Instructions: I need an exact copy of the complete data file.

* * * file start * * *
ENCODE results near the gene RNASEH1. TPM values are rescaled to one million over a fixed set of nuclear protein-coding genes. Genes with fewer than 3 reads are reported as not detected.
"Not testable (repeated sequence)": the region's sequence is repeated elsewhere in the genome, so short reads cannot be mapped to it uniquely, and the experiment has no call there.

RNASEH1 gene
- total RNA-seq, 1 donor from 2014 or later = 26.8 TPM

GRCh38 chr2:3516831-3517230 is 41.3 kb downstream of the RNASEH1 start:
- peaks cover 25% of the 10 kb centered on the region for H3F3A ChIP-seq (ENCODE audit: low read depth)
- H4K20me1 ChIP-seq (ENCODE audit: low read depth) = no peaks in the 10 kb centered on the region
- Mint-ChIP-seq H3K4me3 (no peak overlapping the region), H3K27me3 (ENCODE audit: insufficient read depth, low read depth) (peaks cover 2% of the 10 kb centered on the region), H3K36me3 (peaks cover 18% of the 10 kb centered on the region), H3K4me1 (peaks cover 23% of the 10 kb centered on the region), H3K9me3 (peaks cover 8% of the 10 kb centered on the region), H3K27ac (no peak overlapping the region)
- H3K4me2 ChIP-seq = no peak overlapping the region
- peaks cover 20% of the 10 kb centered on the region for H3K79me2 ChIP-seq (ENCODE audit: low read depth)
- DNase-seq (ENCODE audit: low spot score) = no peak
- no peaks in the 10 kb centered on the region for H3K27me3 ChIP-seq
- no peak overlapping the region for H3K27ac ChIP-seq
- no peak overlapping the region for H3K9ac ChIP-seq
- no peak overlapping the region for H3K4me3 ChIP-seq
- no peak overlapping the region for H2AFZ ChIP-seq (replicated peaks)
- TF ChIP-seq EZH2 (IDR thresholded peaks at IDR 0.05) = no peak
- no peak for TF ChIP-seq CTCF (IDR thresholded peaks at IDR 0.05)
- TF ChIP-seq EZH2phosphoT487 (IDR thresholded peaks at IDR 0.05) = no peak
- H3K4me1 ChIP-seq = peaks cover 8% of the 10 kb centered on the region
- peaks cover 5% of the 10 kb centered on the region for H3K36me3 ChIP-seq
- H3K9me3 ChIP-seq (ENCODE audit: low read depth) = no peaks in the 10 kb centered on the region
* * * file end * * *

ENCODE results near the gene RNASEH1. TPM values are rescaled to one million over a fixed set of nuclear protein-coding genes. Genes with fewer than 3 reads are reported as not detected.
"Not testable (repeated sequence)": the region's sequence is repeated elsewhere in the genome, so short reads cannot be mapped to it uniquely, and the experiment has no call there.

RNASEH1 gene
- total RNA-seq, 1 donor from 2014 or later = 26.8 TPM

GRCh38 chr2:3516831-3517230 is 41.3 kb downstream of the RNASEH1 start:
- peaks cover 25% of the 10 kb centered on the region for H3F3A ChIP-seq (ENCODE audit: low read depth)
- H4K20me1 ChIP-seq (ENCODE audit: low read depth) = no peaks in the 10 kb centered on the region
- Mint-ChIP-seq H3K4me3 (no peak overlapping the region), H3K27me3 (ENCODE audit: insufficient read depth, low read depth) (peaks cover 2% of the 10 kb centered on the region), H3K36me3 (peaks cover 18% of the 10 kb centered on the region), H3K4me1 (peaks cover 23% of the 10 kb centered on the region), H3K9me3 (peaks cover 8% of the 10 kb centered on the region), H3K27ac (no peak overlapping the region)
- H3K4me2 ChIP-seq = no peak overlapping the region
- peaks cover 20% of the 10 kb centered on the region for H3K79me2 ChIP-seq (ENCODE audit: low read depth)
- DNase-seq (ENCODE audit: low spot score) = no peak
- no peaks in the 10 kb centered on the region for H3K27me3 ChIP-seq
- no peak overlapping the region for H3K27ac ChIP-seq
- no peak overlapping the region for H3K9ac ChIP-seq
- no peak overlapping the region for H3K4me3 ChIP-seq
- no peak overlapping the region for H2AFZ ChIP-seq (replicated peaks)
- TF ChIP-seq EZH2 (IDR thresholded peaks at IDR 0.05) = no peak
- no peak for TF ChIP-seq CTCF (IDR thresholded peaks at IDR 0.05)
- TF ChIP-seq EZH2phosphoT487 (IDR thresholded peaks at IDR 0.05) = no peak
- H3K4me1 ChIP-seq = peaks cover 8% of the 10 kb centered on the region
- peaks cover 5% of the 10 kb centered on the region for H3K36me3 ChIP-seq
- H3K9me3 ChIP-seq (ENCODE audit: low read depth) = no peaks in the 10 kb centered on the region